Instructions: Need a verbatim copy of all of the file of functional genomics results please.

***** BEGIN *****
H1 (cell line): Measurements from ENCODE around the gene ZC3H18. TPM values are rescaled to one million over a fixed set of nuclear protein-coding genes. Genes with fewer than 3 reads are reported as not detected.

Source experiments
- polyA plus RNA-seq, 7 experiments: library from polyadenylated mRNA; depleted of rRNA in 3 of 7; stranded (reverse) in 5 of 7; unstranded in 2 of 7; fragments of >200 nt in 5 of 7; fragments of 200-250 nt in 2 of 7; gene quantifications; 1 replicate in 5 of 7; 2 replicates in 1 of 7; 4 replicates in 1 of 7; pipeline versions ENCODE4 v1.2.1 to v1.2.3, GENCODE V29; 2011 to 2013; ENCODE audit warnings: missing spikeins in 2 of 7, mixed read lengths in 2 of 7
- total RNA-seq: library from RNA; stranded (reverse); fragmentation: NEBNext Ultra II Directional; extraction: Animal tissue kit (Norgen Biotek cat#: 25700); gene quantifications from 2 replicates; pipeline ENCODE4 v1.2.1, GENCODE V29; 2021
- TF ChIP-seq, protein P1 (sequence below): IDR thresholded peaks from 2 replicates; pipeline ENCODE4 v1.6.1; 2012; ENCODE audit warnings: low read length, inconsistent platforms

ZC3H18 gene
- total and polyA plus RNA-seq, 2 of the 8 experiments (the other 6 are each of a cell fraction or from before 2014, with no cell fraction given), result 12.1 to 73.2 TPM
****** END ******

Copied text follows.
H1 (cell line): Measurements from ENCODE around the gene ZC3H18. TPM values are rescaled to one million over a fixed set of nuclear protein-coding genes. Genes with fewer than 3 reads are reported as not detected.

Source experiments
- polyA plus RNA-seq, 7 experiments: library from polyadenylated mRNA; depleted of rRNA in 3 of 7; stranded (reverse) in 5 of 7; unstranded in 2 of 7; fragments of >200 nt in 5 of 7; fragments of 200-250 nt in 2 of 7; gene quantifications; 1 replicate in 5 of 7; 2 replicates in 1 of 7; 4 replicates in 1 of 7; pipeline versions ENCODE4 v1.2.1 to v1.2.3, GENCODE V29; 2011 to 2013; ENCODE audit warnings: missing spikeins in 2 of 7, mixed read lengths in 2 of 7
- total RNA-seq: library from RNA; stranded (reverse); fragmentation: NEBNext Ultra II Directional; extraction: Animal tissue kit (Norgen Biotek cat#: 25700); gene quantifications from 2 replicates; pipeline ENCODE4 v1.2.1, GENCODE V29; 2021
- TF ChIP-seq, protein P1 (sequence below): IDR thresholded peaks from 2 replicates; pipeline ENCODE4 v1.6.1; 2012; ENCODE audit warnings: low read length, inconsistent platforms

ZC3H18 gene
- total and polyA plus RNA-seq, 2 of the 8 experiments (the other 6 are each of a cell fraction or from before 2014, with no cell fraction given), result 12.1 to 73.2 TPM